Remember, Grandpa? ! - Poem by Herbert Nehrlich
Ahhhhhhh, the sound of bliss and comfort
escapes my worn and pale-blanched lips,
first having passed those miracles of craft,
such handsome specimens, so lovingly created
by my young dentist, who -still laughing- clicked them in.
Arthritic wrists no longer need to worry,
their brushing days are over, now we have solutions.
My grandson runs back from the bar
and nearly spills that unnamed drink,
I think it might be called Jack Something, well,
one cannot be expected to be up on all the subjects.
Now, let me see, Lucille is gone,
she would be shopping, maybe dead?
These children look like our brave tribe,
I call them 'boy' and 'girl', for sheer simplicity.
We had such fun this morning, though,
when I inserted downside up
these handy and precision chewers,
I plain forgot and then my mirror lied.
Oh, there he is, that nice young fellow
from 'meals-on-wheels', what's up today?
The soup is hot and one large straw for me,
will take the place of shaky silver spoons.
So, leaning back, my chair is rocking,
those little angels like my slurping.
Man's got to eat and will be heard.
I see the print on my calendar,
a great big X marked for tomorrow,
'Oh Grandpa, we have a surprise',
it says the ninetyseventh there,
I wonder who would get THAT old.
'A party you will not forget,
some dignitaries will be present,
the mayor and Gravedigger Johann, '
it must have been my son, said that.
'So would you kids like milk and..... thingies
and practice the piano now,
it must be just around the corner,
inside that whatyacallit chambers,
and tell me, lad, well would you know,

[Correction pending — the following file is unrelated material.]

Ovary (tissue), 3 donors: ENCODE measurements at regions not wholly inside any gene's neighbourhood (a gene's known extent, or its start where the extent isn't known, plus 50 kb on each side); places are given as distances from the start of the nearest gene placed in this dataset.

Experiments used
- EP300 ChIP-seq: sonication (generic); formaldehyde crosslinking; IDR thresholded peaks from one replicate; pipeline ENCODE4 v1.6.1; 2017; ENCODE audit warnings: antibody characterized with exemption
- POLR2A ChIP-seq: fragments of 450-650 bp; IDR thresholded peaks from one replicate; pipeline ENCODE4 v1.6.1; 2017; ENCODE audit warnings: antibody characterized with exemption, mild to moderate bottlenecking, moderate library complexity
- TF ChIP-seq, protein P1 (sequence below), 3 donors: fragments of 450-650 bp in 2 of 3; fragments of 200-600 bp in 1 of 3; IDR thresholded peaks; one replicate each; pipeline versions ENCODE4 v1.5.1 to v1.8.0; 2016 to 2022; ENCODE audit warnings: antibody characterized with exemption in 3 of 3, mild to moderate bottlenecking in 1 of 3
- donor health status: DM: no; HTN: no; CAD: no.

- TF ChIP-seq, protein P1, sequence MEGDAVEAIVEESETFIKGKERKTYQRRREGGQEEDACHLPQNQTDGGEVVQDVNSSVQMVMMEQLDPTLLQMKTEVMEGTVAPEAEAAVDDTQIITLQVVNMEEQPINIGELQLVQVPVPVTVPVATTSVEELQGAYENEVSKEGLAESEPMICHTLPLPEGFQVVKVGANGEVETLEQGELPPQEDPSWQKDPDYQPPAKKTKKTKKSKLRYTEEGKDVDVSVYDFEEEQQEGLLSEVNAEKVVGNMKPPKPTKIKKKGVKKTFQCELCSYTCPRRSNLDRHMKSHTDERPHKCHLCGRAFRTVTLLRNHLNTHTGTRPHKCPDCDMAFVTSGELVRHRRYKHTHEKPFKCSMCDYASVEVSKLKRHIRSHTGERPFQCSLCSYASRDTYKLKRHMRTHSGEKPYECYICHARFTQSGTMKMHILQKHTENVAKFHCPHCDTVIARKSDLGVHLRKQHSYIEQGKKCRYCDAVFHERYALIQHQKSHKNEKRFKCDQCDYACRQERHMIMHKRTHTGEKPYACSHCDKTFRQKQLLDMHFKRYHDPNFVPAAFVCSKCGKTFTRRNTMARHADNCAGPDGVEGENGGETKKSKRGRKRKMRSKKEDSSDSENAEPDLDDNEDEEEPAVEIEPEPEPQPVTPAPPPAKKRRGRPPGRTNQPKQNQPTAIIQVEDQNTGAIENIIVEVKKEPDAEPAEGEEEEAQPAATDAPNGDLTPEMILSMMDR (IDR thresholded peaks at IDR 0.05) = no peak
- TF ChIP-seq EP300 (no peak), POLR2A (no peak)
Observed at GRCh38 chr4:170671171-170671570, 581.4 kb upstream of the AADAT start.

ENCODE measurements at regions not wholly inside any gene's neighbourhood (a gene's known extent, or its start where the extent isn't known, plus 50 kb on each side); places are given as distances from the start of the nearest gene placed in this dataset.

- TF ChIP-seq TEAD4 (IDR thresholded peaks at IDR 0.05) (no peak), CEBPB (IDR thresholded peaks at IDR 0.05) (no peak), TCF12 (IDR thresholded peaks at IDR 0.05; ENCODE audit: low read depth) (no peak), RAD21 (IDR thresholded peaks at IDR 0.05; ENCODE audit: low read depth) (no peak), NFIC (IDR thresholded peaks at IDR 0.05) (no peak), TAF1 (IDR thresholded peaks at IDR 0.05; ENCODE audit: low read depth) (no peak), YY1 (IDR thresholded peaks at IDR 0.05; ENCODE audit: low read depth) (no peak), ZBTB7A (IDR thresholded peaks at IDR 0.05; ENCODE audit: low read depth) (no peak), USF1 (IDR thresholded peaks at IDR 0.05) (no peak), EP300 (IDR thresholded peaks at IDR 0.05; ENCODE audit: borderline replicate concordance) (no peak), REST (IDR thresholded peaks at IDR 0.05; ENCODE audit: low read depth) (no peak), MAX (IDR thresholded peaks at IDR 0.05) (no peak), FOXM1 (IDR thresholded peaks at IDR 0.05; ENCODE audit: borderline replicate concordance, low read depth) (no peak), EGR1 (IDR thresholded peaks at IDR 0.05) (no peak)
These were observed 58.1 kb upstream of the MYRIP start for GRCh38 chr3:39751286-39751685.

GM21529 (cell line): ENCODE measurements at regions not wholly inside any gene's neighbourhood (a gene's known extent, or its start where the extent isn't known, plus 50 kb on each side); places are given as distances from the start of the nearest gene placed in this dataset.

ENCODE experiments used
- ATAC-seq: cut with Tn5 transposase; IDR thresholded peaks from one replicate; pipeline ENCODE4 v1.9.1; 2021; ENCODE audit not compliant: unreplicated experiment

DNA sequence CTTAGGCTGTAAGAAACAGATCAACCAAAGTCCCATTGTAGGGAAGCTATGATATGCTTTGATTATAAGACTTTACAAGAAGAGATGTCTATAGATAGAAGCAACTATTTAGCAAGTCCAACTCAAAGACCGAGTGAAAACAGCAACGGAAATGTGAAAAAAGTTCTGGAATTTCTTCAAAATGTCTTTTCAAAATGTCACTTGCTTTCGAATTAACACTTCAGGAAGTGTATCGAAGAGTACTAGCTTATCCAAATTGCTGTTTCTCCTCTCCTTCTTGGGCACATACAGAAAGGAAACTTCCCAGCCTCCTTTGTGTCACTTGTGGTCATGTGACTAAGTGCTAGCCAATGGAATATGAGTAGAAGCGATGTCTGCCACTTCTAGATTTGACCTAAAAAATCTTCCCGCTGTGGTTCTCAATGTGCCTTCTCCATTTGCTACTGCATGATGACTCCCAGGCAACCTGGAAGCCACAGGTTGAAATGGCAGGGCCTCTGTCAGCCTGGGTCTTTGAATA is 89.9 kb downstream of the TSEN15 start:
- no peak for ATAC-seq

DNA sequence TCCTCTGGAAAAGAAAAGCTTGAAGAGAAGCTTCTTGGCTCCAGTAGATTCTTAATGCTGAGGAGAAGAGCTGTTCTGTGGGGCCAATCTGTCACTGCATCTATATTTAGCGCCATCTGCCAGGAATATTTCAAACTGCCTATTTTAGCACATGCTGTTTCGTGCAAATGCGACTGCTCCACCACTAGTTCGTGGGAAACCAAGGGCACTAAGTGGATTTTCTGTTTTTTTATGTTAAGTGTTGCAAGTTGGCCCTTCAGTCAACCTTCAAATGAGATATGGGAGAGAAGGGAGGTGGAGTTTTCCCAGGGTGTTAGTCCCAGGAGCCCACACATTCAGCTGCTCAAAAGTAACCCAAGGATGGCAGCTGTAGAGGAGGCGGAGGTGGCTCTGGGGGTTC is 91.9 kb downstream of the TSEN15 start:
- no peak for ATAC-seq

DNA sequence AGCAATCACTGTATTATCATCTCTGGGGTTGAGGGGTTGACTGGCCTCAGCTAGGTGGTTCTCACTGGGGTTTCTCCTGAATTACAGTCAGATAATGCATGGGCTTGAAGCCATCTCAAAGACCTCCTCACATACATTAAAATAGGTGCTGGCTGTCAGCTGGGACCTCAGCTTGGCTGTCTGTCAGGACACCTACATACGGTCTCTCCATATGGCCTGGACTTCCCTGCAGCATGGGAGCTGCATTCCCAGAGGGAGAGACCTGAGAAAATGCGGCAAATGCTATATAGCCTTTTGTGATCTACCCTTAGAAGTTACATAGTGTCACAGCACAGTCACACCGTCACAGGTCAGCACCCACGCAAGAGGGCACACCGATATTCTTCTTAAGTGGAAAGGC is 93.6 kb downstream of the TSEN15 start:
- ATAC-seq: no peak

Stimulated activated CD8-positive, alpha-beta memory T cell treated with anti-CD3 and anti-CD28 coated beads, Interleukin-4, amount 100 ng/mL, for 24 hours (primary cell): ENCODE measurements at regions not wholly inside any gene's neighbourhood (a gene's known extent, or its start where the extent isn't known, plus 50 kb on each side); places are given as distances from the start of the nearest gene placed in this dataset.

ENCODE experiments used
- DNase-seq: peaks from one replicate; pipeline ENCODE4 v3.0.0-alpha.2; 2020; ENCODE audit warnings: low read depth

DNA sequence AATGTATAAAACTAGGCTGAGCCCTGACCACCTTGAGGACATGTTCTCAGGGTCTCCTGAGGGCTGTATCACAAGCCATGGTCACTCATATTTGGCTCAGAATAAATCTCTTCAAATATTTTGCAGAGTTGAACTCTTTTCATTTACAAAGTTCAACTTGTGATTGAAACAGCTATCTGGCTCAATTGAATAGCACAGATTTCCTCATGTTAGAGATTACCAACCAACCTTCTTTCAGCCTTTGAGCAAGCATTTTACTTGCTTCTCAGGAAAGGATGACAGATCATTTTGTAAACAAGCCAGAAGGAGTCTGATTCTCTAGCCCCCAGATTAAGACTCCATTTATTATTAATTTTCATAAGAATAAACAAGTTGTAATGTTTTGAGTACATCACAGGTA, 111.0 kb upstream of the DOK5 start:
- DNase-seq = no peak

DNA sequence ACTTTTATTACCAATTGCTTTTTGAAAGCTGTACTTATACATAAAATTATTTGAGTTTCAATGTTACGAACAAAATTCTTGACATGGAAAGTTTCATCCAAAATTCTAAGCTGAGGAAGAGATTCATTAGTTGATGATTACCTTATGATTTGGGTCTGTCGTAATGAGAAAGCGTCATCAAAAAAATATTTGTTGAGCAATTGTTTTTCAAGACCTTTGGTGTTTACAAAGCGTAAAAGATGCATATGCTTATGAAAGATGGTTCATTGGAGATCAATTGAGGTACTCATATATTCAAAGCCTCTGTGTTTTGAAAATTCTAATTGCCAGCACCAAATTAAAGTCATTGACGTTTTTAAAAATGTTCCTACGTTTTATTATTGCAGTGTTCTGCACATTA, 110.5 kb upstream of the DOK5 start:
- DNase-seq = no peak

is Grandma coming back from shopping?
Oh- you don't say - so sorry, dear
it must have been a tragic loss.'
'Ahhh, thank you for reminding me,
so, all you kids it's time for homework,
I do expect that no mistakes
of any kind will sneak their way
into your clever heads today.
I will not help you with your math.
But please be silent while you work,
I'll drink my whiskey, have a snooze.
Just wake me when Lucille comes back,
she does expect the house be tidy,
and tell me when you find my old piano.'
He settles back and eighteen pairs of twinkling eyes
look with a mix of love and wonder
at the old Geezer who has been
a friend for all those early years.
And two more sips of amber spirits,
lead, fading fast, to early times,
he wonders briefly if one day
a cold air front would bring an end
to miracles of common childhood.
It did not matter to him now,
nor did he want to ask the young ones,
what years had passed in his long life.
By then, a silent frown had settled
upon his forehead and he mused
just how Lucille would view the future.
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